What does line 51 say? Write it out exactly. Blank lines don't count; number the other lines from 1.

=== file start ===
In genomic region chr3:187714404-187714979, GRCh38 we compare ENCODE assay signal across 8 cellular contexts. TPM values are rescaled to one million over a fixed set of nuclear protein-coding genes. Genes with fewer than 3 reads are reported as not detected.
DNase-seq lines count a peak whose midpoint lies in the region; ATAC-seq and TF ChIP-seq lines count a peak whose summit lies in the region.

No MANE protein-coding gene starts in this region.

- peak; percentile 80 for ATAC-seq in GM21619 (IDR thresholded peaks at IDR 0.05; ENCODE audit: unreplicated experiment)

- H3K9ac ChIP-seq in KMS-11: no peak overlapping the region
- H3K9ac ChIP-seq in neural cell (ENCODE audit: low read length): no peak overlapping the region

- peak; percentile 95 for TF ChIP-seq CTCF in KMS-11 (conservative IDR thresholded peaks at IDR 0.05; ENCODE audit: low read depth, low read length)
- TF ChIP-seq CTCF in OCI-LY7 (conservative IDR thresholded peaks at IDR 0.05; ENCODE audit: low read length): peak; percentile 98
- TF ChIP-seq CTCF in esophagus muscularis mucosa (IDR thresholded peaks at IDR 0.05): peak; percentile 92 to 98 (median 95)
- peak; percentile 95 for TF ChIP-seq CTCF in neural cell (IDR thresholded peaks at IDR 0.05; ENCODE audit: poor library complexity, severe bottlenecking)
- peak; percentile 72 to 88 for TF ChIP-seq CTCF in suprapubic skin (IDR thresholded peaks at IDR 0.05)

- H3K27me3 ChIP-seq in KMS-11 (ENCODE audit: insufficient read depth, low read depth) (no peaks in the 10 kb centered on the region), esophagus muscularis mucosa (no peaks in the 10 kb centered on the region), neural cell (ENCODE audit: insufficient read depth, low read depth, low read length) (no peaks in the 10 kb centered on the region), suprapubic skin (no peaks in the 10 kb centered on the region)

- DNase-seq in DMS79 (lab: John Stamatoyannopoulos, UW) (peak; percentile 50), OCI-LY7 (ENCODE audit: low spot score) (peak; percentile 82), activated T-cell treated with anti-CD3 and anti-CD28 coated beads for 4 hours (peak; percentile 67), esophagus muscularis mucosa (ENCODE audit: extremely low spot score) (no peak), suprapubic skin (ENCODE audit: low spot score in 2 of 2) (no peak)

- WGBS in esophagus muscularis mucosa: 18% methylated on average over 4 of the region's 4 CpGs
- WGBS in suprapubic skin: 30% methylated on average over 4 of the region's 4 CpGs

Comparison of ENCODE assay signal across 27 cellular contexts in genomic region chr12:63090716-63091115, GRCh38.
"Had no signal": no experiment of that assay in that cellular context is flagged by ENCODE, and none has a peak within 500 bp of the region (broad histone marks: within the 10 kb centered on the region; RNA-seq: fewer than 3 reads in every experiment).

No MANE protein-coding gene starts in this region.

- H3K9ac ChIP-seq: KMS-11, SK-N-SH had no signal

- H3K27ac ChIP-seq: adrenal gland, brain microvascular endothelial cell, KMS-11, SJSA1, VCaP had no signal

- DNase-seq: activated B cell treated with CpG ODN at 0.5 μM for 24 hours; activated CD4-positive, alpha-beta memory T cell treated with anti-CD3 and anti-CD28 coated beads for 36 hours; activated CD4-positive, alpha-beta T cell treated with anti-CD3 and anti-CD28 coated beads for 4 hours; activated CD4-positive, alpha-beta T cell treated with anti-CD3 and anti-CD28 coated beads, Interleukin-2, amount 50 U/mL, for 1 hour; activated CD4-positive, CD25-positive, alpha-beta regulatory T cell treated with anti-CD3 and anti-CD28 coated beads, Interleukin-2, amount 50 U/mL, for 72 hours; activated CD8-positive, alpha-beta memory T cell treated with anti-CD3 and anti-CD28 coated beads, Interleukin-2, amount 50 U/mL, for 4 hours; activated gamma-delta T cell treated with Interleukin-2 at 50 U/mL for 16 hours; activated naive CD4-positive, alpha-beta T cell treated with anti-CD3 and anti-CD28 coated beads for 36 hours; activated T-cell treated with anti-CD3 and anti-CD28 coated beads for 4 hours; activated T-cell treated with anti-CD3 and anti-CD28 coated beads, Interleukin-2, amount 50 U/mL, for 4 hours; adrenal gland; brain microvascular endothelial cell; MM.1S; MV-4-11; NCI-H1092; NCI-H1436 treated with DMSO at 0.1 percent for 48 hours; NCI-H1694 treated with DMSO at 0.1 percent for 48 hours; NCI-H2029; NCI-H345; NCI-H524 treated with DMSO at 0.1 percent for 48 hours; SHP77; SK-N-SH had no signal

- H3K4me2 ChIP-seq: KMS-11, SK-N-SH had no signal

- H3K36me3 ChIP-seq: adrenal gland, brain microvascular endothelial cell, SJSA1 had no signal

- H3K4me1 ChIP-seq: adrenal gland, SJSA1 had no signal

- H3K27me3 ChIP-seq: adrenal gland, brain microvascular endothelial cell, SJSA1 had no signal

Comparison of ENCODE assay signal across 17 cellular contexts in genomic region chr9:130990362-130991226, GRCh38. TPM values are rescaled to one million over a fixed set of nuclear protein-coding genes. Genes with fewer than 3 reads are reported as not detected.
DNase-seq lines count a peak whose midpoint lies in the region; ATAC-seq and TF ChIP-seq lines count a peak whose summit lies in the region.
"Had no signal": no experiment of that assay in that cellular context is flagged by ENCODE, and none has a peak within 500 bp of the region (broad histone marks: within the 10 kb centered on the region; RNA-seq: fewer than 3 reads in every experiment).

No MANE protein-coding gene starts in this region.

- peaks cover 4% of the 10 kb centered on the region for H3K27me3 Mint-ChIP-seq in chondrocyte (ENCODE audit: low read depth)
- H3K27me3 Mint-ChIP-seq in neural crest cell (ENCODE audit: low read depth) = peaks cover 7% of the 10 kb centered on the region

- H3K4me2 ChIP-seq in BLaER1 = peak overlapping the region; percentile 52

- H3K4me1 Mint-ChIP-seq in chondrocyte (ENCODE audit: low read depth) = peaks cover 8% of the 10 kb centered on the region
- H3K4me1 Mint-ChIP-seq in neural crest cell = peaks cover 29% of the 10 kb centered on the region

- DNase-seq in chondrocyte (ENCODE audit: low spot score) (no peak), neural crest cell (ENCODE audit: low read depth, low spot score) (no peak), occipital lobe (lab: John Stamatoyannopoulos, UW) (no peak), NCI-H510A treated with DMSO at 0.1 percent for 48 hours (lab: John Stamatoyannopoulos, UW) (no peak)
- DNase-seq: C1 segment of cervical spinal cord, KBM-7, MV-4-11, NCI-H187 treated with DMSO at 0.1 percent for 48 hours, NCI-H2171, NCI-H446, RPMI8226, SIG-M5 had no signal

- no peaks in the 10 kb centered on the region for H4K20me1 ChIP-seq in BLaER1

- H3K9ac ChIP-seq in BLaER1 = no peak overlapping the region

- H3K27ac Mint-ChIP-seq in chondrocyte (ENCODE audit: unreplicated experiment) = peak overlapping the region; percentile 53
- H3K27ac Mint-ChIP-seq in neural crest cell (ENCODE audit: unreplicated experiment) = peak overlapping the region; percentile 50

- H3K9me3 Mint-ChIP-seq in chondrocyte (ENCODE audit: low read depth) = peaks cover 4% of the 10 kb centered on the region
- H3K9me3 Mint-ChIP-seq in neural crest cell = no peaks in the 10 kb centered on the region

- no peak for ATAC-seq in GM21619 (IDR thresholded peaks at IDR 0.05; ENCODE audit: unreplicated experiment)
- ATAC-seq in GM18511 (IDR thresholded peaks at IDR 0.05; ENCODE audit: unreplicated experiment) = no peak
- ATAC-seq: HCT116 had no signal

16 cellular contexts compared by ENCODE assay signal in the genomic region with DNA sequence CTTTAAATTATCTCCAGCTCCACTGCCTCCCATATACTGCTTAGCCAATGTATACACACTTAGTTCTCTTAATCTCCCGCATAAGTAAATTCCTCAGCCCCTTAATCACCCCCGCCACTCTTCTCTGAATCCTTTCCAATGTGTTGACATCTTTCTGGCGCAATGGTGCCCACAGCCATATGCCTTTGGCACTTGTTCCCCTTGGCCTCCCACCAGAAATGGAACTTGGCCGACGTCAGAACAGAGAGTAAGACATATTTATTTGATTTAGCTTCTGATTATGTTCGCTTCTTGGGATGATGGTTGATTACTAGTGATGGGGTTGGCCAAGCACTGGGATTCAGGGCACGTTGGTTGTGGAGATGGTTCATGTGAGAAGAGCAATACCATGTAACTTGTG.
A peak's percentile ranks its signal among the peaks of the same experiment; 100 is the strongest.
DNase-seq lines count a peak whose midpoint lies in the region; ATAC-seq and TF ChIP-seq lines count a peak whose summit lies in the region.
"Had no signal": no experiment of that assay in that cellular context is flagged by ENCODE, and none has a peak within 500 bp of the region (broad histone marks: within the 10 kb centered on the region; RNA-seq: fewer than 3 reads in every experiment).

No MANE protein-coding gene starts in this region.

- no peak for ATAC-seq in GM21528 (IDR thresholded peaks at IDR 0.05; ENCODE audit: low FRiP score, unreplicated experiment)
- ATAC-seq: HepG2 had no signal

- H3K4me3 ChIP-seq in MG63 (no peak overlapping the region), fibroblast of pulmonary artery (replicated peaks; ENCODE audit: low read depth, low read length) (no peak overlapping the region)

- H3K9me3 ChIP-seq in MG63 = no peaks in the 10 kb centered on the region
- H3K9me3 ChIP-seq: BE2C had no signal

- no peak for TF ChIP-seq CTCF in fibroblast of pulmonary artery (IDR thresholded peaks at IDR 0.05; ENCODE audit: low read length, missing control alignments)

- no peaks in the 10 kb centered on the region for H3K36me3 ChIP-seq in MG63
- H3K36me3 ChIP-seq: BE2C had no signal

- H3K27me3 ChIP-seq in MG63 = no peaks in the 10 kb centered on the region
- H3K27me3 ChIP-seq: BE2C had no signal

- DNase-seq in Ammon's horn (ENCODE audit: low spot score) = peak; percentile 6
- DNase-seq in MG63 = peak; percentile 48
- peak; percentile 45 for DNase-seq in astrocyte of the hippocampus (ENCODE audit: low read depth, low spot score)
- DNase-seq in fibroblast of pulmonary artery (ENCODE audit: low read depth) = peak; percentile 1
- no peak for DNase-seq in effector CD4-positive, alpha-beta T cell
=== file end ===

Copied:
- no peak for ATAC-seq in GM21528 (IDR thresholded peaks at IDR 0.05; ENCODE audit: low FRiP score, unreplicated experiment)